Digital dating violence is a pattern of behaviours that control, pressure, or threaten a dating partner using digital technologies. Digital technologies are electronic tools, systems, devices and resources that generate, store or process data. Digital technologies include social media, online games, multimedia, mobile phones or the Internet[1].  Common examples of digital dating violence include texting and misusing social networks to bully, harass, stalk or intimidate a partner. Often this behaviour is a form of verbal or emotional abuse that is being perpetrated online.

In a healthy relationship, all communication is respectful whether in person, online or by phone. It is never OK for someone to do or say anything that intimidates another, lowers their self-esteem or manipulates them. Teens may be experiencing digital dating violence if their partner:

  • Tells them who they can or can’t be friends with on Instagram, TikTok, Snapchat, Facebook and other sites.
  • Sends them negative, insulting or threatening emails, texts, tweets, DMs (Direct Messages) or other messages online.
  • Uses sites like Facebook, Twitter, Snapchat, TikTok and other sites to keep constant tabs on their partner.
  • Puts them down in their status updates. For example, name calling and posting embarrassing information.
  • Sends unwanted, explicit pictures and demands similar pictures in return.
  • Pressures them to send explicit photos or videos.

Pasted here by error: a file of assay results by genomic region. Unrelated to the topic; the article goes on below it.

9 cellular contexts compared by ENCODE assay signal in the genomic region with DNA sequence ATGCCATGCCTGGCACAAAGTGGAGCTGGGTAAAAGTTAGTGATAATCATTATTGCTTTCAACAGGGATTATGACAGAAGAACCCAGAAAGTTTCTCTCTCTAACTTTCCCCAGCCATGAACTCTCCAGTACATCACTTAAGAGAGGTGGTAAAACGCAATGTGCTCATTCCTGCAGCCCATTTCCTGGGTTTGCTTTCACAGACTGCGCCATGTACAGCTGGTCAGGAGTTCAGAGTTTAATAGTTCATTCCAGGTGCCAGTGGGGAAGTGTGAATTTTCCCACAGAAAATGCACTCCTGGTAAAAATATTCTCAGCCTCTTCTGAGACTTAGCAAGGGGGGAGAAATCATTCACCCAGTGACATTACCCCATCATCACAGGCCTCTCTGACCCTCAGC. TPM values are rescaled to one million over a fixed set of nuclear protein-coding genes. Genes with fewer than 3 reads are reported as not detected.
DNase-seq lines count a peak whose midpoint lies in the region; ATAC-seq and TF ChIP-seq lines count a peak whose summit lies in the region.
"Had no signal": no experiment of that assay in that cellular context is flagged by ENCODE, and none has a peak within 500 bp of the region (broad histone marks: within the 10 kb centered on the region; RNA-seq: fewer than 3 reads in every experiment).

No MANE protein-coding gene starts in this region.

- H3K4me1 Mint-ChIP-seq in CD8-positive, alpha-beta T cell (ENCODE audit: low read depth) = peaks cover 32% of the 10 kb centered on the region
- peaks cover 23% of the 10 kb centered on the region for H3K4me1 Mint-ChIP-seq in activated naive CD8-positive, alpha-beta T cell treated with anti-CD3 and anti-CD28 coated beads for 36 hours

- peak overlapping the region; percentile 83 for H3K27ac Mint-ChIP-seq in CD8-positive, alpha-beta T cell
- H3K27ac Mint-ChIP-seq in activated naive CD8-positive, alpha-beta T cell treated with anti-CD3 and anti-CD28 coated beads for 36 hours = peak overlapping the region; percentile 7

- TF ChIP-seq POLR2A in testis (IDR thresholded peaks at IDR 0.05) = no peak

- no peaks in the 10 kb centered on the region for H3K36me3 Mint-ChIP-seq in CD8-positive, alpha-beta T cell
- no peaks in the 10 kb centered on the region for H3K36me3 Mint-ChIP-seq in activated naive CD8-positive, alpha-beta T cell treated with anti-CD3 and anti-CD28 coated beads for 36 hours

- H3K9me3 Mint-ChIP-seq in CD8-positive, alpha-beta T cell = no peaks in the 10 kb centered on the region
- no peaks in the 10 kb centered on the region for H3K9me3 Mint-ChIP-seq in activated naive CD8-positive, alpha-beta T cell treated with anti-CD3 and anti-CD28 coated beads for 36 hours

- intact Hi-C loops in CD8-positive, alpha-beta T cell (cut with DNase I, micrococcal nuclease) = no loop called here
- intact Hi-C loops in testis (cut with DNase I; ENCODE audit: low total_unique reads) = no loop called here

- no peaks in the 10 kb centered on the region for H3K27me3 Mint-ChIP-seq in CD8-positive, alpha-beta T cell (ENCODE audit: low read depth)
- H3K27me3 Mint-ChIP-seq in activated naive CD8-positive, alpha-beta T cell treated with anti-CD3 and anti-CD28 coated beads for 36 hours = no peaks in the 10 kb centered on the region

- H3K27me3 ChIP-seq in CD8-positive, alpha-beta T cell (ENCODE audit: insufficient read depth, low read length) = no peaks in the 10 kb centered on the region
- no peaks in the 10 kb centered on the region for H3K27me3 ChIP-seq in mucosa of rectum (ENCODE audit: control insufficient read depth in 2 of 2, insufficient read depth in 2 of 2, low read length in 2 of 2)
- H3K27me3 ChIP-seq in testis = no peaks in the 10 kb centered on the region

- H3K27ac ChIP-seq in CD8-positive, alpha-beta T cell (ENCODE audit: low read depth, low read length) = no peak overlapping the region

• Insists that they be given the digital passwords or steals or manipulates the person to disclose the passwords.
  • Constantly texts and makes them feel like they can’t be separated from their phone for fear of disappointing them or of being threatened or punished.
  • Looks through their phone frequently, checks on pictures, texts and outgoing calls constantly.

If you know someone who you think is experiencing digital dating violence, encourage them to chat with a trusted adult or seek help from one of the organizations listed below. Often digital dating violence may be part of a continuum of gender-based violence that can be both online and in person. BC teens are not alone and there are confidential safe support services available for them.

[1] Hinduja, S. & Patchin, J. W. (2020). Digital dating abuse: A brief guide for educators and parents. Retrieved on September 22, 2020 from www.cyberbullying.org.


Spark Teen Digital Dating Violence Project

This document is a part of the Spark: Responding to Teen Digital Dating Violence Toolkit.  This document, or any portion thereof, may be reproduced or used in any manner whatsoever as long as acknowledgment to the BC Society of Transition Houses is included in the product.

This document was published March 2021.


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